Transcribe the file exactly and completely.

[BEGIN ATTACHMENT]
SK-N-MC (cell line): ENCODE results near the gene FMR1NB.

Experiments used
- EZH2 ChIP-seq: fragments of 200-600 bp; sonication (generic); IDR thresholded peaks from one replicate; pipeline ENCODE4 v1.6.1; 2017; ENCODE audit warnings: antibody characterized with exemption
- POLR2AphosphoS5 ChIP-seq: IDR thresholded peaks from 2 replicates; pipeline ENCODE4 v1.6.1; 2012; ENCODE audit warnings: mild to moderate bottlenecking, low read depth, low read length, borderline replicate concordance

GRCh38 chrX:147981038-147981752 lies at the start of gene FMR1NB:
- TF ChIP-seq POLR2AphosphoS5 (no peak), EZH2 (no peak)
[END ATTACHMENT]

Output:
SK-N-MC (cell line): ENCODE results near the gene FMR1NB.

Experiments used
- EZH2 ChIP-seq: fragments of 200-600 bp; sonication (generic); IDR thresholded peaks from one replicate; pipeline ENCODE4 v1.6.1; 2017; ENCODE audit warnings: antibody characterized with exemption
- POLR2AphosphoS5 ChIP-seq: IDR thresholded peaks from 2 replicates; pipeline ENCODE4 v1.6.1; 2012; ENCODE audit warnings: mild to moderate bottlenecking, low read depth, low read length, borderline replicate concordance

GRCh38 chrX:147981038-147981752 lies at the start of gene FMR1NB:
- TF ChIP-seq POLR2AphosphoS5 (no peak), EZH2 (no peak)